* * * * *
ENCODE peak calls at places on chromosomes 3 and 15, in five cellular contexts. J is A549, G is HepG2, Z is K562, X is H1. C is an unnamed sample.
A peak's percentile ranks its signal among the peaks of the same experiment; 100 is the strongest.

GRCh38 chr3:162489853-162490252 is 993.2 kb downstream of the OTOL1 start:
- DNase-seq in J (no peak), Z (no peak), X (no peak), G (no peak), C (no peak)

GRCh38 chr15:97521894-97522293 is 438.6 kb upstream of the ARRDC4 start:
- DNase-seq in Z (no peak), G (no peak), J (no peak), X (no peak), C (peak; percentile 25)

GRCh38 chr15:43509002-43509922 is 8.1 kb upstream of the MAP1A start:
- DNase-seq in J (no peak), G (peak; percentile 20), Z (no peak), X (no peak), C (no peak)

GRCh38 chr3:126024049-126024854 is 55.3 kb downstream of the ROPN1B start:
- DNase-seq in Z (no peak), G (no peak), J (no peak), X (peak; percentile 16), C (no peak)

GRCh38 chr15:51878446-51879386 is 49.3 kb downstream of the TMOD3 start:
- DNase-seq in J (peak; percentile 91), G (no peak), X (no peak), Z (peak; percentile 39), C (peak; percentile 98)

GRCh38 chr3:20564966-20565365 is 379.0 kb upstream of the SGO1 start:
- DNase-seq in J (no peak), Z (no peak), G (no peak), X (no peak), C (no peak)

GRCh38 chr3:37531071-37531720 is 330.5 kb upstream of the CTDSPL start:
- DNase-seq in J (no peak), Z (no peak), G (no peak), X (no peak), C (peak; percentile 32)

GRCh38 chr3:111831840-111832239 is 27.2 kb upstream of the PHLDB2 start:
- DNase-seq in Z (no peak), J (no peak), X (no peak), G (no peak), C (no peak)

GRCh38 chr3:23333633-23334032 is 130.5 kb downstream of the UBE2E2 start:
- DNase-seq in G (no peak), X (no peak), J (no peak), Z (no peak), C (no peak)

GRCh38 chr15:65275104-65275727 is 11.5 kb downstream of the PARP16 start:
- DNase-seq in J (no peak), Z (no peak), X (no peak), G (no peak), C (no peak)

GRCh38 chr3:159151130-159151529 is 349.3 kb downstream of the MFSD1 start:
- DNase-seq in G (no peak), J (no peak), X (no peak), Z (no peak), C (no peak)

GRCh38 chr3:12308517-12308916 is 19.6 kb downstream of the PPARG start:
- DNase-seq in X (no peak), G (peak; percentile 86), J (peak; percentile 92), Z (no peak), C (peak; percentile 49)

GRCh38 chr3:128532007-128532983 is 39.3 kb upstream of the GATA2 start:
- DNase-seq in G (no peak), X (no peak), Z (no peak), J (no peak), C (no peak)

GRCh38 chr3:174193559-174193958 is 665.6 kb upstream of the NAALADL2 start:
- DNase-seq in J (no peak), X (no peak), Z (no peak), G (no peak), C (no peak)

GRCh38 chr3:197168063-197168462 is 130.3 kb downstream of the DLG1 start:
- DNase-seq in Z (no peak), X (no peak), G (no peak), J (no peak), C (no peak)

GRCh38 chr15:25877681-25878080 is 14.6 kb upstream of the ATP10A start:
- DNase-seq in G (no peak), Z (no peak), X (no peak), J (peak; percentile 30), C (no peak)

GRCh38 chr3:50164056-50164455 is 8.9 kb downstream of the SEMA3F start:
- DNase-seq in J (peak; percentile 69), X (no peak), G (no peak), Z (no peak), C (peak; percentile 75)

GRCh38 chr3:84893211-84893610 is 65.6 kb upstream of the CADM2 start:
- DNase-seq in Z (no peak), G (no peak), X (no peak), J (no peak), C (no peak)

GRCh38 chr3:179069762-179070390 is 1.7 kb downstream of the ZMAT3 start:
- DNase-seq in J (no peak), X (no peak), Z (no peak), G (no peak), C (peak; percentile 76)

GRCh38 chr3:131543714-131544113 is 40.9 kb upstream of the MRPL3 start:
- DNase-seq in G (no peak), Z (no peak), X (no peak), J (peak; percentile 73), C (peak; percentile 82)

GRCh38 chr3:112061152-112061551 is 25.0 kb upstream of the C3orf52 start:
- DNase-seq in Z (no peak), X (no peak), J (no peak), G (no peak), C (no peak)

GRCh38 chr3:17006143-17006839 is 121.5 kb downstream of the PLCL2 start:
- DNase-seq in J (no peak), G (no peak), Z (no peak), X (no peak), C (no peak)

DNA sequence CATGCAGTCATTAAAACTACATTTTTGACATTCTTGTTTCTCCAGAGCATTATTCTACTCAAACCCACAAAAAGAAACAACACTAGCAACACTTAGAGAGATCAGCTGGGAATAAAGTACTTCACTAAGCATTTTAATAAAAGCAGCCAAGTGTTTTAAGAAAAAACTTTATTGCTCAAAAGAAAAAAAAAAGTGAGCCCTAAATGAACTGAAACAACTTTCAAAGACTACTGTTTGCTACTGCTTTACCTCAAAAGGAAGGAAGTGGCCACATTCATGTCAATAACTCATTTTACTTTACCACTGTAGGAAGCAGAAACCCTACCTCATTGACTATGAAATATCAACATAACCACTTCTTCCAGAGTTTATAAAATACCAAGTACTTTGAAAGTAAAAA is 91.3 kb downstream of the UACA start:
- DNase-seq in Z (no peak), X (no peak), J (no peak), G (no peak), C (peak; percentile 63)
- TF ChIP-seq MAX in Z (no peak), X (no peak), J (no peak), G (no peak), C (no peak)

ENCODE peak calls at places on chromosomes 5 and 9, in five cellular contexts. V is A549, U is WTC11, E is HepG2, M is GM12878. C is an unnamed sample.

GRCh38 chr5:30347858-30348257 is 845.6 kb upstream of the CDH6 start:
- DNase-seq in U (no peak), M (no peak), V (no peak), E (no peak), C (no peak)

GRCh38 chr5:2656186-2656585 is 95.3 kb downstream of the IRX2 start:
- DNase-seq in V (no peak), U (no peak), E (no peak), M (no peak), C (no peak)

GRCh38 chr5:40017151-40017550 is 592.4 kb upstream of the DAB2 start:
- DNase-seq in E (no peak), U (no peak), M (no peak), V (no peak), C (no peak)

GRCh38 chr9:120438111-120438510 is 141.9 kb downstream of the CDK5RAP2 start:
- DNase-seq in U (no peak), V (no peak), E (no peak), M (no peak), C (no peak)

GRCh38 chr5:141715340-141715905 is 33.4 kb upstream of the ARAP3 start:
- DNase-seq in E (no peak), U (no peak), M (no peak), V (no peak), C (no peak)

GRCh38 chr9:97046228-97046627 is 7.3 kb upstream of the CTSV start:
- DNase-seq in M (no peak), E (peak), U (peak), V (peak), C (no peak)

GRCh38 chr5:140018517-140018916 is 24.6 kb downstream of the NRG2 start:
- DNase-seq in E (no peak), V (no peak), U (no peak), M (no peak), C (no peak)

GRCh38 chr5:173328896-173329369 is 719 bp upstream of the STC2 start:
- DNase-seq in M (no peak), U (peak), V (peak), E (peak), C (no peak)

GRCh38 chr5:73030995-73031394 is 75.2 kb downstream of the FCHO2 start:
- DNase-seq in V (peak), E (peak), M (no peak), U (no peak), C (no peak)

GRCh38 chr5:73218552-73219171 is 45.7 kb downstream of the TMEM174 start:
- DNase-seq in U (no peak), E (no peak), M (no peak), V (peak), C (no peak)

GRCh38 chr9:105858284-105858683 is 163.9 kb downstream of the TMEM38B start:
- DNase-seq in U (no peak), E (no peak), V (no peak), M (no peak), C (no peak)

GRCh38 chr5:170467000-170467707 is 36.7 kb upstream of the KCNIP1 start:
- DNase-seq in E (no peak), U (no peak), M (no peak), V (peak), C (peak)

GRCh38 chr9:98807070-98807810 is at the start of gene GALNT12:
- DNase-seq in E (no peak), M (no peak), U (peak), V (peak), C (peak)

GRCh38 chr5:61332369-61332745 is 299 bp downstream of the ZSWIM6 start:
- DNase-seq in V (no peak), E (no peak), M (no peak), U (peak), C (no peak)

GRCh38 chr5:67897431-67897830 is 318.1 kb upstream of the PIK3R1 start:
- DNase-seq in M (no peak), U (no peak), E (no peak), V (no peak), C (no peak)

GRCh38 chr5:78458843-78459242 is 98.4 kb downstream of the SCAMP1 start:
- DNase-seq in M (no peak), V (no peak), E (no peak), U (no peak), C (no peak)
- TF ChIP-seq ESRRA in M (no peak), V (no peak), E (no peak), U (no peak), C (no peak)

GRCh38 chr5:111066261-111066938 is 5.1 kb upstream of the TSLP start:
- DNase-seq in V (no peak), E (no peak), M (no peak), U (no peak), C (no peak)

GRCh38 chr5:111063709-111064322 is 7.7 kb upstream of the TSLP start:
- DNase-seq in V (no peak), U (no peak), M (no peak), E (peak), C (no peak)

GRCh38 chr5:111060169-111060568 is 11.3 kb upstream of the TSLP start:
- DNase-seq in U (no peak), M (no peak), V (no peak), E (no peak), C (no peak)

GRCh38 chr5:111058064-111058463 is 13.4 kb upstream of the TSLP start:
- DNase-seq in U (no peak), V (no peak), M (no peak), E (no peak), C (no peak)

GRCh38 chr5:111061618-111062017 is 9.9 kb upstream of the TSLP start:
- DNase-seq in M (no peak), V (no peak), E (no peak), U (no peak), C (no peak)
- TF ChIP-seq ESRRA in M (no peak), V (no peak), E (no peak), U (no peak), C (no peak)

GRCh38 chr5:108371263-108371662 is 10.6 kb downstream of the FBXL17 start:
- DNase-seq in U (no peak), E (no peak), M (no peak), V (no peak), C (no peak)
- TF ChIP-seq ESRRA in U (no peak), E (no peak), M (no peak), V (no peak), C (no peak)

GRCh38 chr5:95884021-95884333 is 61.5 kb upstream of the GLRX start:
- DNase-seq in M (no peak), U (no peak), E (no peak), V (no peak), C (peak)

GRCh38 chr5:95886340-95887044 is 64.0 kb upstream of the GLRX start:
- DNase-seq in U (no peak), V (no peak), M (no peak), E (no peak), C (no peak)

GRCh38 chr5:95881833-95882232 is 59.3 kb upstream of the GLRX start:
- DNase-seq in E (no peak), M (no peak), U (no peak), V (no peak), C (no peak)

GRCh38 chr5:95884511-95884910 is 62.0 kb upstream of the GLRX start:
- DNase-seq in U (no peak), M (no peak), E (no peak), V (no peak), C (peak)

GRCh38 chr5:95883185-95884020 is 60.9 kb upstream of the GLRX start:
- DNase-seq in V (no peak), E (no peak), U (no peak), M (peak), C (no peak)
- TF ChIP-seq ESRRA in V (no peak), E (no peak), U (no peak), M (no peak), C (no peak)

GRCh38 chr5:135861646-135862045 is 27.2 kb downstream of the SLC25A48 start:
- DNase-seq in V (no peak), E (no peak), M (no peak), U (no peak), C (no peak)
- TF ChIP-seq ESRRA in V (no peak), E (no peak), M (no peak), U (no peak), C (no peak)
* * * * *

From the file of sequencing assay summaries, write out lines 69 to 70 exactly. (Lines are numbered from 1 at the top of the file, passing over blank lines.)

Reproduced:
GRCh38 chr5:73218552-73219171 is 45.7 kb downstream of the TMEM174 start:
- DNase-seq in U (no peak), E (no peak), M (no peak), V (peak), C (no peak)